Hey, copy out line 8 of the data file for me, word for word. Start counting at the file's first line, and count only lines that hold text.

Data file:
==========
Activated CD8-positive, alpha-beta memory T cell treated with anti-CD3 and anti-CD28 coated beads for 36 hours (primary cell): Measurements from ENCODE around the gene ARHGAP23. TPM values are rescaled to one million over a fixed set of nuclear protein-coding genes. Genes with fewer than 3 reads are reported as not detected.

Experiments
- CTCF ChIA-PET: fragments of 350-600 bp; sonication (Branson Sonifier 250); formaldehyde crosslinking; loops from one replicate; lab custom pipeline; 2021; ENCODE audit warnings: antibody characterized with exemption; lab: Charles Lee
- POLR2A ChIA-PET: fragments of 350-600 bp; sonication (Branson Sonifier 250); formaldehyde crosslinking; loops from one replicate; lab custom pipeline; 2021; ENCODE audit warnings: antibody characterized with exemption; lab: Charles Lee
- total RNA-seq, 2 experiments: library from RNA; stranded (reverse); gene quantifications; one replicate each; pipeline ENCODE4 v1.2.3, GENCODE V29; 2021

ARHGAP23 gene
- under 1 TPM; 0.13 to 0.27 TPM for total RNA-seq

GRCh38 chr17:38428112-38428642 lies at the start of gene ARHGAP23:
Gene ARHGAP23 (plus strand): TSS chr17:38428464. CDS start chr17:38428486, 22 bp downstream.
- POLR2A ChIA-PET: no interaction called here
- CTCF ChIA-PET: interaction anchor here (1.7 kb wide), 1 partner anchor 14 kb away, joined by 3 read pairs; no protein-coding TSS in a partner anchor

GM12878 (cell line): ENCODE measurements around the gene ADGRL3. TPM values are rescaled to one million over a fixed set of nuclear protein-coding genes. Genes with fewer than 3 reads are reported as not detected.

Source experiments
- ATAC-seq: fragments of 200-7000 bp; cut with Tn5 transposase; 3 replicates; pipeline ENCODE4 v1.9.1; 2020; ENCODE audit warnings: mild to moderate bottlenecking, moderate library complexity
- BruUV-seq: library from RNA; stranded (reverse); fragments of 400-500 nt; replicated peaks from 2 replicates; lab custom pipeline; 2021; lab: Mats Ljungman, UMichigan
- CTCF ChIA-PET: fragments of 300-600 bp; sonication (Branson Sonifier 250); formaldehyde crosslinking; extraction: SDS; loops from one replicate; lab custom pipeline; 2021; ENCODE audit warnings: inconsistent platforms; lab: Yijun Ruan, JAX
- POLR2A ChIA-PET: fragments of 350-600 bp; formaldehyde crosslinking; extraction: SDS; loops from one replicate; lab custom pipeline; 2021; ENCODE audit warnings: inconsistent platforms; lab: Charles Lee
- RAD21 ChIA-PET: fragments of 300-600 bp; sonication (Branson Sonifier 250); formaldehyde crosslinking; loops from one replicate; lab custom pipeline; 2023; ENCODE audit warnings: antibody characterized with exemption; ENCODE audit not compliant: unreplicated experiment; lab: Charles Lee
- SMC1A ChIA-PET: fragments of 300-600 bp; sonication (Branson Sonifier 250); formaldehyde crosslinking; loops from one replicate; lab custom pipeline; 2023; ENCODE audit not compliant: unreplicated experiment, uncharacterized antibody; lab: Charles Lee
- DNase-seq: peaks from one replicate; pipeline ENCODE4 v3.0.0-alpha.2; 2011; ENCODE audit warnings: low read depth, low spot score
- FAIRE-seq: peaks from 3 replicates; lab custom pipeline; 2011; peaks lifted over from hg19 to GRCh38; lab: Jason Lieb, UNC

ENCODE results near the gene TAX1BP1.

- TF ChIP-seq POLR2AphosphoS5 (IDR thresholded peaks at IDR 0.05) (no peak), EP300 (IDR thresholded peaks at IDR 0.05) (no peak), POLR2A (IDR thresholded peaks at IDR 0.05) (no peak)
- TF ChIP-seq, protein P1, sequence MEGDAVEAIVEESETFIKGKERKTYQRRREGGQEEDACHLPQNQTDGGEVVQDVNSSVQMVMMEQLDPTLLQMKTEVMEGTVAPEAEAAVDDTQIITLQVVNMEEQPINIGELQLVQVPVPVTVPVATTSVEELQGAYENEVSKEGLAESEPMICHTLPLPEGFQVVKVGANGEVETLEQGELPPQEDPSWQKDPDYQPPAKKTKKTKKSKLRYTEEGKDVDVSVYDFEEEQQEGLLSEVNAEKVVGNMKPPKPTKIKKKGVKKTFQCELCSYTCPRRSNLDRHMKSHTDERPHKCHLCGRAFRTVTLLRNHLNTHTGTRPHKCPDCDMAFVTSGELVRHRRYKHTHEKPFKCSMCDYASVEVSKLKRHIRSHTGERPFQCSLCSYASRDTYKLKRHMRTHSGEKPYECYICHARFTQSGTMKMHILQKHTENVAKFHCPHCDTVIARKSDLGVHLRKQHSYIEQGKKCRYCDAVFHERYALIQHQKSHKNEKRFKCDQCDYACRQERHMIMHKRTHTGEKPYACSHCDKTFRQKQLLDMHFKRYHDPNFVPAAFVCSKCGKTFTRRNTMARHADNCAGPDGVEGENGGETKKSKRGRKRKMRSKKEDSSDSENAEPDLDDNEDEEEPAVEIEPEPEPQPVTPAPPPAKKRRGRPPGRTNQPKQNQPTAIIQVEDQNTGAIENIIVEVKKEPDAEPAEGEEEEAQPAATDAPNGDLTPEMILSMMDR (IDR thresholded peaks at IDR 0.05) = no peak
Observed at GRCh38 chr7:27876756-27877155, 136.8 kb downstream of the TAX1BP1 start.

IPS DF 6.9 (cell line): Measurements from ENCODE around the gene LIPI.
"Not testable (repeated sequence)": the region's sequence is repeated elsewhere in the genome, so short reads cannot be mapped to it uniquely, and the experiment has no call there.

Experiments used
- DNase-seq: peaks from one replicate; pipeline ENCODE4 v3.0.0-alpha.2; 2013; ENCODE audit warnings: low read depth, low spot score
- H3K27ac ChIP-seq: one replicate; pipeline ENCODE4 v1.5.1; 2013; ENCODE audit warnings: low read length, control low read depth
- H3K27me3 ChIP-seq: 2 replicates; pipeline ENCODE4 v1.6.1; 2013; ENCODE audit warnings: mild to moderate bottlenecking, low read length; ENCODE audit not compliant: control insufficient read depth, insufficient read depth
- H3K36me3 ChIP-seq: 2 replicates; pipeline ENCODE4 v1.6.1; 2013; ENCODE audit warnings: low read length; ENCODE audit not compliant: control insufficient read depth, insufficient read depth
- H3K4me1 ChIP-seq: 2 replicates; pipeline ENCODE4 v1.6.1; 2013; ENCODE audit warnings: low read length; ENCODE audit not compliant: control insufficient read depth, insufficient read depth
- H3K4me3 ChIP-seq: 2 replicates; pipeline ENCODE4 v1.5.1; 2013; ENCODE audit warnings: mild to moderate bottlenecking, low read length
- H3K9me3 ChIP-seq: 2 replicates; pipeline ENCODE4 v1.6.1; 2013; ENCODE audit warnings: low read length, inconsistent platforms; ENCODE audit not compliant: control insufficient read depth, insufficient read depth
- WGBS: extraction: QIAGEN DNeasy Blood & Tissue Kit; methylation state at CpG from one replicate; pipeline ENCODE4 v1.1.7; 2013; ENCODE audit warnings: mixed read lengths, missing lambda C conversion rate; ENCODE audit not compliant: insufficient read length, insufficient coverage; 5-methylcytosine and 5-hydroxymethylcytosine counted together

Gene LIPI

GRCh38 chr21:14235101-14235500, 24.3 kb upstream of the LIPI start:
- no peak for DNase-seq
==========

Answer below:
GRCh38 chr17:38428112-38428642 lies at the start of gene ARHGAP23: